Inhaled corticosteroid budesonide will be investigated as part of the UK national priority platform study for COVID-19 treatments that can be taken at home.
Led by the University of Oxford, the Platform Randomized trial of Interventions against COVID-19 In Older People (PRINCIPLE) is evaluating treatments that can help people over 50 recover faster from COVID-19 disease and avoid hospitalization. The study has so far recruited more than 2,100 volunteers from across the UK.
Inhaled budesonide is often prescribed as part of the long-term treatment of asthma and chronic obstructive pulmonary disease without serious side effects with short-term use.
In some patients with COVID-19, the body builds a significant immune response to fight the virus, causing high levels of inflammation that can damage human cells in the airways and lungs. Breathing budesonide into the airways targets anti-inflammatory treatment where it is needed most, and can potentially minimize any lung damage that would otherwise be caused by the virus.
SARS-CoV-2 (the virus that causes COVID-19) binds to ACE2 receptors (angiotensin converting enzyme 2) that line the cells in the airways, access human cells, and replicate inside. Laboratory studies suggest that inhaled corticosteroids reduce the number of ACE2 receptors in the airways and thus may block the virus’ access to human cells.
Professor Chris Butler, of the Nuffield Department of Primary Care Health Sciences, head of the PRINCIPLE study, said: ‘Budesonide is a relatively inexpensive, safe and easy to administer drug for respiratory diseases that may play a role in the treatment of COVID- 19. Only by enrolling volunteers in a randomized controlled trial such as PRINCIPLE can we assess whether there are clear benefits or drawbacks associated with potential treatments such as budesonide. We need a lot more volunteers to join the study so we can get the answers we really need to keep people with COVID-19 out of the hospital. Like vaccines and preventive measures, treatments play an important role in minimizing the burden of this disease on society. ‘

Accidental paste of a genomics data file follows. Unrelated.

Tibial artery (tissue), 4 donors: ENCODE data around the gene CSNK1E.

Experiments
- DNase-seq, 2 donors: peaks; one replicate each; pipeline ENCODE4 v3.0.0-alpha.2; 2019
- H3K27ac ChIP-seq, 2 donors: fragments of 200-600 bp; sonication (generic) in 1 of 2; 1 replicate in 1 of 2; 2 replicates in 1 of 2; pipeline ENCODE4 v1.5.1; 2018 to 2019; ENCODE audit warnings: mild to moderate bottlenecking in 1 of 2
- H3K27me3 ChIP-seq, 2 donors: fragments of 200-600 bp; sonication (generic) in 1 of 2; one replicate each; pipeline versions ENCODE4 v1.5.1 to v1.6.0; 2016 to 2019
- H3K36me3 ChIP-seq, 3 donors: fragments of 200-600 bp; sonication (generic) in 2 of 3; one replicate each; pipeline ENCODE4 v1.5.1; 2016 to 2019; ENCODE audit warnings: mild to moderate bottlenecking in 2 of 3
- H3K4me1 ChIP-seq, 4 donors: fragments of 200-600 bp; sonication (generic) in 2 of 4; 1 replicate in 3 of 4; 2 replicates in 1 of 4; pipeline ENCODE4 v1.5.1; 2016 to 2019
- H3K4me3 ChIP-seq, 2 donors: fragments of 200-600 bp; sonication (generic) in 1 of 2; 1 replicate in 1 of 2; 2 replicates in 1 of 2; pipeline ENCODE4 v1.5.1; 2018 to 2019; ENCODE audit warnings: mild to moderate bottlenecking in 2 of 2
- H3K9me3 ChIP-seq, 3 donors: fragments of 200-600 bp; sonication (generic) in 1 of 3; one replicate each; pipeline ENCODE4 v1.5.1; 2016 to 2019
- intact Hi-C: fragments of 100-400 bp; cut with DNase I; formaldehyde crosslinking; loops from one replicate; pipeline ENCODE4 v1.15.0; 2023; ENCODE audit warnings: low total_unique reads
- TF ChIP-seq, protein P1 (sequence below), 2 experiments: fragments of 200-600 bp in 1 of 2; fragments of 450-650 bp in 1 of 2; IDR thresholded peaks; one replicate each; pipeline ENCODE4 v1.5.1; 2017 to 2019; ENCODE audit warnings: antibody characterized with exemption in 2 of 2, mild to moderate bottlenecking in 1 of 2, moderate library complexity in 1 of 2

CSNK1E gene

Patients participating in the study will be randomly assigned to receive an inhaler in the mail and their physician’s usual standard of care. They will be asked to inhale two puffs twice a day for 14 days, each puff yielding a dose of 400 micrograms of budesonide. They are followed up for 28 days and compared with participants assigned to receive usual standard care only.
Professor Richard Hobbs, Nuffield’s Department of Primary Health Sciences, co-leader of the PRINCIPLE trial, said: “We are constantly evaluating different treatments that may be appropriate to help people with COVID-19 recover at home without having to go to the hospital. We know from clinical trials, such as RECOVERY, that intravenous corticosteroid treatment with dexamethasone can reduce mortality in patients already hospitalized. If we find that budesonide is an effective way to treat COVID-19 disease and prevent hospitalization, it could be rolled out quickly in the UK after regulatory approval. “
The PRINCIPLE trial primarily evaluates whether treatment prescribed in the first 14 days of COVID-19 disease can speed recovery and avoid the need for hospitalization. It is open across the UK to people over 50 with certain underlying health conditions, or anyone over 65. People with coronavirus symptoms or a positive test result can easily participate from home, over the phone or through their GP practice from anywhere in the UK, without having to make personal contact with the Oxford testing team.
The other treatments currently being evaluated in the PRINCIPLE trial are doxycycline and azithromycin, both commonly prescribed antibiotics believed to have additional anti-inflammatory properties.
The PRINCIPLE study is being conducted by the Primary Care Clinical Trials Unit of the Department of Primary Care Health Sciences at Oxford University in Nuffield. It is funded by a grant to the University of Oxford from the UK’s Research and Innovation and the Department of Health and Social Care through the National Institute for Health Research as part of the UK Government’s Rapid Research Response Fund.
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